Howard E. Gendelman M.D.
University of Nebraska Medical Center

2016 recipient of the
ISNV Pioneer in NeuroVirology Award

The International Society for Neurovirology honors Dr. Howard E. Gendelman with the 2016 Pioneer in NeuroVirology Award. Dr. Gendelman is the Margaret R. Larson Professor of Internal Medicine and Infectious Diseases, Chairman of the Department of Pharmacology and Experimental Neuroscience, and Director of the Center for Neurodegenerative Disorders at the University of Nebraska Medical Center. He is credited for unraveling how functional alterations in innate perivascular macrophage-microglial and adaptive T cell immunity induce metabolic changes and ultimately lead to neural cell damage for a broad range of infectious, metabolic and neurodegenerative disorders. These discoveries were made first for HIV-associated dementia where Dr. Gendelman was amongst the first to demonstrate selective production infection of macrophages and microglia and the cell’s abilities to secrete a number of pro-inflammatory and viral toxins during viral replication and immune activation. These findings have had broad implications in developmental therapeutics aimed at preventing, slowing or reversing neural maladies beyond viral infections. He is also credited for the demonstration that AIDS dementia is a reversible metabolic encephalopathy; a finding realized at the University of Nebraska Medical Center. His work has led to novel immunotherapy and nanomedicine strategies for Parkinson’s and viral diseases being tested in early clinical trials following intense translational investigations. His work has transformed a number of antiretroviral drugs by modification and polymer encasement now being developed for clinical use as long acting medicines.

Dr. Gendelman obtained a Bachelor’s degree in Natural Sciences and Russian Studies with honors from Muhlenberg College and his M.D. from the Pennsylvania State University-Hershey Medical Center where he was the 1999 Distinguished Alumnus. He completed a residency in Internal medicine at Montefiore Hospital, Albert Einstein College of Medicine and was a Clinical and Research Fellow in Neurology and Infectious Diseases at the Johns Hopkins University Medical Center. He occupied senior faculty and research positions at the Johns Hopkins Medical Institutions, the National Institute of Allergy and Infectious Diseases, the Uniformed Services University of the Health Sciences Center, the Walter Reed Army Institute of Research, and the Henry Jackson Foundation for the Advancement in Military Medicine before joining the University of Nebraska Medical Center faculty in March of 1993. He retired from the US Army with the rank of Lieutenant Colonel. Dr. Gendelman has authored over 450 peer-reviewed publications, edited nine books and monographs, holds eight patents, is the Editor-In-Chief and Founder of the Journal of Neuroimmune Pharmacology along with service on numerous editorial boards, national and international scientific review and federal and state committees. He has been an invited lecturer to more than 200 scientific seminars and symposia and the recipient of numerous local, national and international honors. These, include, but are not limited to, the Henry L. Moses Award in Basic Science; the Carter-Wallace Fellow for Distinction in AIDS Research, the David T. Purtilo Distinguished Chair of Pathology and Microbiology, the UNMC Scientist Laureate; NU Outstanding Research and Creativity, 2013 UNMC Innovator of the Year, the 2014 Outstanding Faculty Mentor of Graduate Students and the Joseph Wybran Distinguished Scientist Awards. Dr. Gendelman was named a J. William Fulbright Research Scholar at the Weizmann Institute of Science in Israel and has received the prestigious Jacob Javits Neuroscience Research Award from the National Institute of Neurological Disorders and Stroke and the Career Research Award in Medicine from the Department of Internal Medicine.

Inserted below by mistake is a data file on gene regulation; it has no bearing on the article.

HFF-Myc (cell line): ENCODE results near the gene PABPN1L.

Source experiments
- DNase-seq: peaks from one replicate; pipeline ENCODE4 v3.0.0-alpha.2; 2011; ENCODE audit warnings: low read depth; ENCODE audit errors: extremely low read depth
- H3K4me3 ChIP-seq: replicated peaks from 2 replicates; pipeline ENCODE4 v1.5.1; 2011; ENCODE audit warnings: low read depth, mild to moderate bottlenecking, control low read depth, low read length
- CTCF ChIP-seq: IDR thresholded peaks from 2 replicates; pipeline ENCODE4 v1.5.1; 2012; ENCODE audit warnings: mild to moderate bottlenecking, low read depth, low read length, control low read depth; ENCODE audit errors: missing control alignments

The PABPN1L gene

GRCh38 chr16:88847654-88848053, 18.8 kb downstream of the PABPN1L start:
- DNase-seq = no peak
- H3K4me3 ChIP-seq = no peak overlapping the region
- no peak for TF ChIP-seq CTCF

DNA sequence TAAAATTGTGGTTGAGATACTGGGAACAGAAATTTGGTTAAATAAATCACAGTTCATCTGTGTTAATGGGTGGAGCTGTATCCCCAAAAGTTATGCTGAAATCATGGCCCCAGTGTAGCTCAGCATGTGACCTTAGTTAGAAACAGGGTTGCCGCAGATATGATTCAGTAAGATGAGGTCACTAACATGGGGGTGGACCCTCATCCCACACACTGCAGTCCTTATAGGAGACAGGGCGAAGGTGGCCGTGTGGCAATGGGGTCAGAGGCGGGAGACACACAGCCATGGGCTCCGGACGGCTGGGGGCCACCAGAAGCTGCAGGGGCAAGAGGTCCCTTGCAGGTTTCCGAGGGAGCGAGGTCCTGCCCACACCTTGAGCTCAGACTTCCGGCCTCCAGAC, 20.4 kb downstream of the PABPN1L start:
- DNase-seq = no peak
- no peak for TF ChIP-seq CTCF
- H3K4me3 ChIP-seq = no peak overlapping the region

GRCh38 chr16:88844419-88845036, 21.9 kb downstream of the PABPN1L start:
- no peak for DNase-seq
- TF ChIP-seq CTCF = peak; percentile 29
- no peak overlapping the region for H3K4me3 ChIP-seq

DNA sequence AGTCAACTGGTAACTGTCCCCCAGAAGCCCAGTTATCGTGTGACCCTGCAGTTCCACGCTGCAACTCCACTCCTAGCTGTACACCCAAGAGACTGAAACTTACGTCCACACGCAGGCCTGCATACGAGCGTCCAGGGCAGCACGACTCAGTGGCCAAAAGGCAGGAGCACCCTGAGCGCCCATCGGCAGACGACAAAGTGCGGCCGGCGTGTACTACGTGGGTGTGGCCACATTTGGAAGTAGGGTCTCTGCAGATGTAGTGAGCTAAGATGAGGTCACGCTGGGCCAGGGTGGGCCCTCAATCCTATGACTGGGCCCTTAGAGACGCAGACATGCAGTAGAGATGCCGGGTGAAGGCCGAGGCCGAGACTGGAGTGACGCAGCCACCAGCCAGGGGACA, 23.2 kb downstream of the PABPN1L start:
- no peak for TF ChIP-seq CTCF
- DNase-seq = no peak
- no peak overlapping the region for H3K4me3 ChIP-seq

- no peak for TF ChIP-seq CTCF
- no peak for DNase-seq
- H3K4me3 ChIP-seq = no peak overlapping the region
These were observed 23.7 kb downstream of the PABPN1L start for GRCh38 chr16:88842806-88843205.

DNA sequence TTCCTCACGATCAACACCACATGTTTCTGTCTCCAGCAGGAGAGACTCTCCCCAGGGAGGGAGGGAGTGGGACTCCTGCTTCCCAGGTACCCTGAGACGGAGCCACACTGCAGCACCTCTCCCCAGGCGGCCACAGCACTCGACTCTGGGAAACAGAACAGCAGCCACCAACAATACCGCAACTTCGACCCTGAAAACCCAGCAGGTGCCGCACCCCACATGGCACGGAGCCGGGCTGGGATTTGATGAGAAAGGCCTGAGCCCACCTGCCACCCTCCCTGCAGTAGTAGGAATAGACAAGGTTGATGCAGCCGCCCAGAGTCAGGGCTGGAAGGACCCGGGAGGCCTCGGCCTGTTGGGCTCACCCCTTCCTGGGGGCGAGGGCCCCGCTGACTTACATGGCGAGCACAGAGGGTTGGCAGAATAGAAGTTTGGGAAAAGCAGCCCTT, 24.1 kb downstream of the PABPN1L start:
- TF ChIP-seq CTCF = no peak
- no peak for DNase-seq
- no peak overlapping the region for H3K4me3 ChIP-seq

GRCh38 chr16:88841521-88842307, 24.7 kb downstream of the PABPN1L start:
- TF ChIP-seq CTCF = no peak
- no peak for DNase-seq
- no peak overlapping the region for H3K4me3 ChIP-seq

He is included amongst a selective scientific group listed on highly as one of the top cited scientists in his field. Dr. Gendelman has trained more than fifty-one scientists (students and postdoctoral fellows) who have themselves developed independent successful careers with several who are chairs of departments. Under his leadership, the department now holds scores of independent R01s or equivalent grants, four program project grants, and shares two program developmental awards. His leadership is credited with the growth of the Department of Pharmacology and Experimental Neuroscience at the University of Nebraska Medical Center to be amongst the top-like ranked and federally funded departments (top ten) nationwide; a particularly noted feat as its position was 89 when he assumed its leadership.